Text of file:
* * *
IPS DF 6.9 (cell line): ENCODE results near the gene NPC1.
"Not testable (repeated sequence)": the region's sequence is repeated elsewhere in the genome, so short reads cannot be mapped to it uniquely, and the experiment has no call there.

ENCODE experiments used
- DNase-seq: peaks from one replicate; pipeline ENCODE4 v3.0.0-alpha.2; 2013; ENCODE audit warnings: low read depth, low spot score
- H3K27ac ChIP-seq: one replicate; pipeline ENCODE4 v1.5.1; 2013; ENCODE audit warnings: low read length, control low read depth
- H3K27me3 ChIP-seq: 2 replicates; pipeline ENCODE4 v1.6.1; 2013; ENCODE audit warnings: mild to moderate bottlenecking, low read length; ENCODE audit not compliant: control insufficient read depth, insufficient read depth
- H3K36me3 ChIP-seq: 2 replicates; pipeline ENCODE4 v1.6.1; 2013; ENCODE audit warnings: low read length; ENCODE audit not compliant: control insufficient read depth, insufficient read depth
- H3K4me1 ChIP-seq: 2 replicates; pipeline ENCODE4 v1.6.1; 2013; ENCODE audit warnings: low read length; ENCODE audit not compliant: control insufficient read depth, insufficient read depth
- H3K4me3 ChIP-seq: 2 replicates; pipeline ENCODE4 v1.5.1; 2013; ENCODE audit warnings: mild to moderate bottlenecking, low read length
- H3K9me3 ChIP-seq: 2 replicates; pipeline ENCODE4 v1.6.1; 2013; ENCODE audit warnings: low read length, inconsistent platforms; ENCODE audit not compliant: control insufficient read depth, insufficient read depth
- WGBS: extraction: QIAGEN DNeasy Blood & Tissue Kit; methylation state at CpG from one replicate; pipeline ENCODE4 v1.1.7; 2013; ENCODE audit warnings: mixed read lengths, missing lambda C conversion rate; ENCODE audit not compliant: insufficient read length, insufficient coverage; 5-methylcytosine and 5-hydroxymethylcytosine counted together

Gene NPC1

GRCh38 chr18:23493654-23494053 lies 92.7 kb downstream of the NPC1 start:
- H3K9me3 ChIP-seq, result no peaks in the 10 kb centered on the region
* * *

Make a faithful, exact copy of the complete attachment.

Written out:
IPS DF 6.9 (cell line): ENCODE results near the gene NPC1.
"Not testable (repeated sequence)": the region's sequence is repeated elsewhere in the genome, so short reads cannot be mapped to it uniquely, and the experiment has no call there.

ENCODE experiments used
- DNase-seq: peaks from one replicate; pipeline ENCODE4 v3.0.0-alpha.2; 2013; ENCODE audit warnings: low read depth, low spot score
- H3K27ac ChIP-seq: one replicate; pipeline ENCODE4 v1.5.1; 2013; ENCODE audit warnings: low read length, control low read depth
- H3K27me3 ChIP-seq: 2 replicates; pipeline ENCODE4 v1.6.1; 2013; ENCODE audit warnings: mild to moderate bottlenecking, low read length; ENCODE audit not compliant: control insufficient read depth, insufficient read depth
- H3K36me3 ChIP-seq: 2 replicates; pipeline ENCODE4 v1.6.1; 2013; ENCODE audit warnings: low read length; ENCODE audit not compliant: control insufficient read depth, insufficient read depth
- H3K4me1 ChIP-seq: 2 replicates; pipeline ENCODE4 v1.6.1; 2013; ENCODE audit warnings: low read length; ENCODE audit not compliant: control insufficient read depth, insufficient read depth
- H3K4me3 ChIP-seq: 2 replicates; pipeline ENCODE4 v1.5.1; 2013; ENCODE audit warnings: mild to moderate bottlenecking, low read length
- H3K9me3 ChIP-seq: 2 replicates; pipeline ENCODE4 v1.6.1; 2013; ENCODE audit warnings: low read length, inconsistent platforms; ENCODE audit not compliant: control insufficient read depth, insufficient read depth
- WGBS: extraction: QIAGEN DNeasy Blood & Tissue Kit; methylation state at CpG from one replicate; pipeline ENCODE4 v1.1.7; 2013; ENCODE audit warnings: mixed read lengths, missing lambda C conversion rate; ENCODE audit not compliant: insufficient read length, insufficient coverage; 5-methylcytosine and 5-hydroxymethylcytosine counted together

Gene NPC1

GRCh38 chr18:23493654-23494053 lies 92.7 kb downstream of the NPC1 start:
- H3K9me3 ChIP-seq, result no peaks in the 10 kb centered on the region